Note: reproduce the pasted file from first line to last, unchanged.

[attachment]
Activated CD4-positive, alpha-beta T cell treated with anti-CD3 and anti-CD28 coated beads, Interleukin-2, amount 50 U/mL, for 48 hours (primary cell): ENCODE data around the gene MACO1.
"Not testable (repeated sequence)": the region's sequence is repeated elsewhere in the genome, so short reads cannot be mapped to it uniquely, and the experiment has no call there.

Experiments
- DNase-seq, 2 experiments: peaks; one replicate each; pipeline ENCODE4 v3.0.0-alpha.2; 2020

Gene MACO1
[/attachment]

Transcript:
Activated CD4-positive, alpha-beta T cell treated with anti-CD3 and anti-CD28 coated beads, Interleukin-2, amount 50 U/mL, for 48 hours (primary cell): ENCODE data around the gene MACO1.
"Not testable (repeated sequence)": the region's sequence is repeated elsewhere in the genome, so short reads cannot be mapped to it uniquely, and the experiment has no call there.

Experiments
- DNase-seq, 2 experiments: peaks; one replicate each; pipeline ENCODE4 v3.0.0-alpha.2; 2020

Gene MACO1